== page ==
Bizarre new species stops Pilliga mining

The discovery of bizarre new groundwater species has brought a $1 billion drilling project to a halt.
By Hsin-Yi Lo August 9, 2013 Reading Time: 3 Minutes

THE DISCOVERY OF NEW stygofauna species in the groundwater of Pilliga State Forest in New South Wales has brought a $1 billion drilling project to a pause.

Stygofauna are tiny aquatic creatures that live in groundwater or other water-logged, subterranean environments such as caves. The group is made up of a range different species, such as crustaceans, fishes, snails and beetles.

The coal seam gas project was initiated by mining giant Santos, who says the project can provide 25 per cent of NSW’s gas supply. But the NSW government’s recently introduced “water trigger” laws will force the site to stop work until scientists can assess how the drilling will affect Pilliga’s groundwater ecosystem.

Peter Serov, an ecologist at Stygoecologia who made the discovery, says this is the first record of stygofauna in the area. He says he did not expect to find stygofauna in the Pilliga region because they are normally found in groundwaters that have lots of space for them to move about. “But the groundwaters in the Pilliga have mostly solid sandstone, therefore there is little habitat for stygofauna,” he adds.

The three new species, two types of mites and one type of worm, are yet to be named. Although they’re miniscule (1 mm – 2 mm), they feed on bacteria and help to maintain water chemistry and keep groundwater clean. They also keep flow ways open through their burrowing activities, which then helps surface water, such as rivers and streams, to run smoothly.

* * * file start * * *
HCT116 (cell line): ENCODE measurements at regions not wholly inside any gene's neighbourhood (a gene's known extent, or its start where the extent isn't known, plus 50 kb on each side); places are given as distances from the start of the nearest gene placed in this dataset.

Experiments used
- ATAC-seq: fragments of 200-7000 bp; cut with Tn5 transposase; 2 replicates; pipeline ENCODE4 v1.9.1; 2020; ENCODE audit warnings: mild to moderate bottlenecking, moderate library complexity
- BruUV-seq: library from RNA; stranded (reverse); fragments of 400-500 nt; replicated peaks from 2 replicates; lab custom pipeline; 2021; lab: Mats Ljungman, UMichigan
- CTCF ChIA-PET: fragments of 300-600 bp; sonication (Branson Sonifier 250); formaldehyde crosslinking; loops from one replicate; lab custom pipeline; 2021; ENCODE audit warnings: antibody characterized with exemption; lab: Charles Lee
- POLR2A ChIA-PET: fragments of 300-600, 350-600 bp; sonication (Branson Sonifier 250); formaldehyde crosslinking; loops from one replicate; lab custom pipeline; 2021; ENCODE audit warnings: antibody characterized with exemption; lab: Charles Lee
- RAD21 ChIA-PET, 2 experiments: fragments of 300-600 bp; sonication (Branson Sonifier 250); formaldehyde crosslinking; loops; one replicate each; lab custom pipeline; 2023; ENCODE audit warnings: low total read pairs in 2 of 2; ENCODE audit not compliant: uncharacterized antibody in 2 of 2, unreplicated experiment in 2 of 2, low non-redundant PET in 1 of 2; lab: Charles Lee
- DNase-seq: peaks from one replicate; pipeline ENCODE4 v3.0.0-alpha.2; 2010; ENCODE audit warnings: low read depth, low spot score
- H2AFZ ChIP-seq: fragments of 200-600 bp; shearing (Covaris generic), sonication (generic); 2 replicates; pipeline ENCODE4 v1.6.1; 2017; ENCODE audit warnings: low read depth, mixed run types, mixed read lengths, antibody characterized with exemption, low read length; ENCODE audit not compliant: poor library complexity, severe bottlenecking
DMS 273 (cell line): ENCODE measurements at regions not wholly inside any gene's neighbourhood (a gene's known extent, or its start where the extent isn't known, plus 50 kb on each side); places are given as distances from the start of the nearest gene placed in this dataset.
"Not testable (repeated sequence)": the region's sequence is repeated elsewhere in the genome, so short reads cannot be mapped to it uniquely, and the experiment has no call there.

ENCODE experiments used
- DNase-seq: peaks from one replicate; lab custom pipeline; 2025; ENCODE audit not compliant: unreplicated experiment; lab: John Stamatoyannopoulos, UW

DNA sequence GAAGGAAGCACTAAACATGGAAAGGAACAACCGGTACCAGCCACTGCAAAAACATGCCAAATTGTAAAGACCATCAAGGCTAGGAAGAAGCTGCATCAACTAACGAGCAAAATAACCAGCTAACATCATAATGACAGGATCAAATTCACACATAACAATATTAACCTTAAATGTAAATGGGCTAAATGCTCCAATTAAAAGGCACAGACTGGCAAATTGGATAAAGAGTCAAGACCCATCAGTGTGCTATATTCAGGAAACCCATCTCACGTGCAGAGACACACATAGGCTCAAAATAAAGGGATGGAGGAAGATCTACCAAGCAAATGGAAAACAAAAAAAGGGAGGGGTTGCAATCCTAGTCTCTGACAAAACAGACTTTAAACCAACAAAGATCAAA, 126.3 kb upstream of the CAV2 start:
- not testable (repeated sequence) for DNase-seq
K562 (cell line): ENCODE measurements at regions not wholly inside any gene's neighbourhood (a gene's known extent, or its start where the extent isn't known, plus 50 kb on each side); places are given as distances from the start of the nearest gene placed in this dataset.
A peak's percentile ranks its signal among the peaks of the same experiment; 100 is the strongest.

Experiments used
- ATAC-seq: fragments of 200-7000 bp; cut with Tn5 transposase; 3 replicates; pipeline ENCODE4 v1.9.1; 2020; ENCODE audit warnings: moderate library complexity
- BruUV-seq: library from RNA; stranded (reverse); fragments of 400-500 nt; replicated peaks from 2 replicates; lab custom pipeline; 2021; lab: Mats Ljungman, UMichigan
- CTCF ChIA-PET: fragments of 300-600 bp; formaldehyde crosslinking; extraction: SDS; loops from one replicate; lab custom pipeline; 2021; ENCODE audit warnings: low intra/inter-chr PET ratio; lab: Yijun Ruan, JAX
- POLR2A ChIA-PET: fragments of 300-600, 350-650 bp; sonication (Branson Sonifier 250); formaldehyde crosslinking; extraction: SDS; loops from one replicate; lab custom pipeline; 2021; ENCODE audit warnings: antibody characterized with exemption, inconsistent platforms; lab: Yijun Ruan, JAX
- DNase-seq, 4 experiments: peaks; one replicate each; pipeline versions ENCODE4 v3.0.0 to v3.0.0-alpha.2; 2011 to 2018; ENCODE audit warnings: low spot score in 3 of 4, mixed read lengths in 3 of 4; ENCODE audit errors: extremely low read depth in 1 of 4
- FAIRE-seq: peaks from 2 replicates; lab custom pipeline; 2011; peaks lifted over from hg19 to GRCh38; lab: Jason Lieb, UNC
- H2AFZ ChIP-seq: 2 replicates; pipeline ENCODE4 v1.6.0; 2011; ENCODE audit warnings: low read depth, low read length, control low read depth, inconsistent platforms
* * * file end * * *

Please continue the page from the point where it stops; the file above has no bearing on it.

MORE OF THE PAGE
Bizarre animal traits

Peter says stygofauna have developed specialised adaptability to the dark and scarce environment they live in. “They are colourless, translucent and we can see all their internal organs,” he says. They are also typically blind or without eye structures, and have low metabolisms that allow them to survive for months in dark, barren environments without a meal, he adds.

Stygofauna have a long history in Australia with some remains dating back more than 300 million years. There are potentially many thousands of different species, Peter explains. “Each aquifer is isolated, and with Australia’s geographic changes over geological time reshaping the water sources, stygofauna have evolved into different species”.


One of the new species of stygofauna discovered in the Pilliga State Forest groundwater. (Credit: Peter Serov) 

Good indicators of water quality

Stygofauna are not only cleaners, they’re also excellent markers for water quality as they generally live in unchanged environments.

Tony Pickard, a grazier in the Pilliga region, which is part of the southern recharge area of the Great Artesian Basin, commissioned Peter Serov to assist with the study. Tony says the discovery in the area is critical.

He believes the coal seam gas project poses a high risk because if the stygofauna population is affected by drilling fluids or surface spills, it could cause changes in water quality, and could lead to a loss of control of the natural balance.

“The quality of our water will be degraded beyond repair,” Tony says.

Because of the importance of these tiny species, Tony hopes the NSW government will take more notice of groundwater-dependant ecosystems.

Peter says there have not been many stygofauna discoveries on the east coast, and stresses there needs to be more scientific research into the animals because they are “enigmatic” and “quite unique in their own right”.

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